The porosity curves are stacked on top of each other so that differences between them can be shaded to identify the fluid content of the porosity.
The first curve to be plotted is total porosity. This curve is shaded from the curve to the right track edge with a grey colour that represents bound water. When Phie is next plotted, and shaded as blue to the right track, the grey shading stands out as representing bound water. Note that TPOR minus VWB is PHIE [TPOR is total porosity; VWB is volume of bound water; PHIE is effective porosity].
Fig. 18 TPOR minus PHIE: grey shading is bound water.
The next curve to plot is the free fluid curve, which in this well, was predicted. The light blue shading is the potential free water.
Fig. 19 TPOR, PHIE & CMRP_3MS_P.
The light blue shading is potential free water. Dark blue shading is potential capillary water. When the HCPV is overlain, the "potential" capillary and free water will either be real or the pores will be partially or fully filled with hydrocarbons, yielding capillary and free hydrocarbons and partial or no free water.
Fig. 20 ROCK CREEK TPOR PHIE CMRP HCPV.jpg
The rose colour HCPV covers the potential free water, indicating there is no free water, except for a tiny bit just below zone A, in the Poker Chip Shale.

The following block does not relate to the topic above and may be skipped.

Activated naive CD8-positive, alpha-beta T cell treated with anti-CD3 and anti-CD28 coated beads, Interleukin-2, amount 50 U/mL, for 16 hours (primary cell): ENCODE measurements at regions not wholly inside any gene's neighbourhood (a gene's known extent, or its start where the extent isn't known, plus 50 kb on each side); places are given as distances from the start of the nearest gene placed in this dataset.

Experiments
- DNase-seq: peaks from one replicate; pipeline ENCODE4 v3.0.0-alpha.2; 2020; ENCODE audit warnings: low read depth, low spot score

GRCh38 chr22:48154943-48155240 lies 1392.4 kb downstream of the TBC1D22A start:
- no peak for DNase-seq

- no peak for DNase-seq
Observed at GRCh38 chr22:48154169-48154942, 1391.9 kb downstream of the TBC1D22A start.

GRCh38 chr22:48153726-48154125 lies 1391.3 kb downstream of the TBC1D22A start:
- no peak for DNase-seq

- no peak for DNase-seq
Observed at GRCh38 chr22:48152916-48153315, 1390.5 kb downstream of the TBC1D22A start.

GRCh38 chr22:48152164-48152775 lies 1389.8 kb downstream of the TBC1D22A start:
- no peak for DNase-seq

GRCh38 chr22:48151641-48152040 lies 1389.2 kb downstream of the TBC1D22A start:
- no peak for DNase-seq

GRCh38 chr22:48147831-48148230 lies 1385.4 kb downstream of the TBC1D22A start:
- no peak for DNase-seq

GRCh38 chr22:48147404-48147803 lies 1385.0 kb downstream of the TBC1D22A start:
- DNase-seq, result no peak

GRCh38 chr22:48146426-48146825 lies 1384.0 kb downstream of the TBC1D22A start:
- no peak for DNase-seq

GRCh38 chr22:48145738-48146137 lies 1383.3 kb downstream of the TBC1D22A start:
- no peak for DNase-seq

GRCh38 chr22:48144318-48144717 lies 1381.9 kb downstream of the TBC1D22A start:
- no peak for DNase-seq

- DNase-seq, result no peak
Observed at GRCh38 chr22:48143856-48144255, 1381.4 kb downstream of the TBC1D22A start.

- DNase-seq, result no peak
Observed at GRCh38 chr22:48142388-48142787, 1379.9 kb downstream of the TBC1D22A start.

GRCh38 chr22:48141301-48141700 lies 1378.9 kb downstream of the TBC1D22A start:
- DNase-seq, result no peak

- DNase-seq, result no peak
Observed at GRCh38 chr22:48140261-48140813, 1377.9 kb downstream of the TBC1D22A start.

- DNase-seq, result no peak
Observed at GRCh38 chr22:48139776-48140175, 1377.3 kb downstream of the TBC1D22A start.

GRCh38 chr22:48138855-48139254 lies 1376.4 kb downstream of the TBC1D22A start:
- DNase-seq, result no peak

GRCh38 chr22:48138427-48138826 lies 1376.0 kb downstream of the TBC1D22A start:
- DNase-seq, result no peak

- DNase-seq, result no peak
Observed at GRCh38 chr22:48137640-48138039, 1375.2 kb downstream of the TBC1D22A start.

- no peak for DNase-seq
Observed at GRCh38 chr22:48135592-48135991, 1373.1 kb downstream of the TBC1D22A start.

The next curve to overlay is CMRP again, to divide the HCPV into free and capillary HC. There are two curves involve, the first being HCPV_CAP_HC. This is coloured green, for potential free oil.
Fig. 21 ROCK CREEK TPOR PHIE CMRP HCPV CAP_HC.jpg
Potential free oil is shown as green. This will be modified to free gas when the gas flag is "on".
Fig. 22 ROCK CREEK TPOR PHIE CMRP HCPV CAP_HC CAP_GAS GAS_FLAG PERFS_TO_TEST.jpg
The distinction of gas and oil, free and capillary, is made with the addition of the CAP_HC and CAP_GAS curves. These curves are derived from the predicted CMRP_3MS_P curve. They show that some oil and some gas will be produced, in line with actual initial production test.
Using all the data available, the suggested green bars indicate the preferred zones to perforate. Actual perfs are shown in black and the fracture treatment interval is shown in gold.
So, what about Brittleness? We could predict a shear and compressional velocity curve and see what it looks like.
The Poisson's ratio (PR) can be used to validate the gas effect. When PR is < 0.25, gas is probably present. We already know we have gas from the Gas Flag and from production. Does PR work with predicted velocity curves? The PR seems to work OK.
Fig. 23 ROCK CREEK DT4P DT4S PR.jpg
Since PR correlates approximately with the gas flag, then Brittleness can also be calculated. Brittleness is expected to follow the quartz content, so this can be used as a check.
Fig. 24 ROCK CREEK PR DT4P DT4S BRITTLENESS & PEF BARITE INVASION.jpg
A surprizing result: the Brittleness does not follow quartz in C and E. These are weak zones. The barite invasion is high in these zones. These two observations correlate indicating zones C and E are probably fractured zones, resulting in weakness. So some completions engineers may have figured this out and placed their perfs above and below, but not in the weak zones. Wow! I am impressed.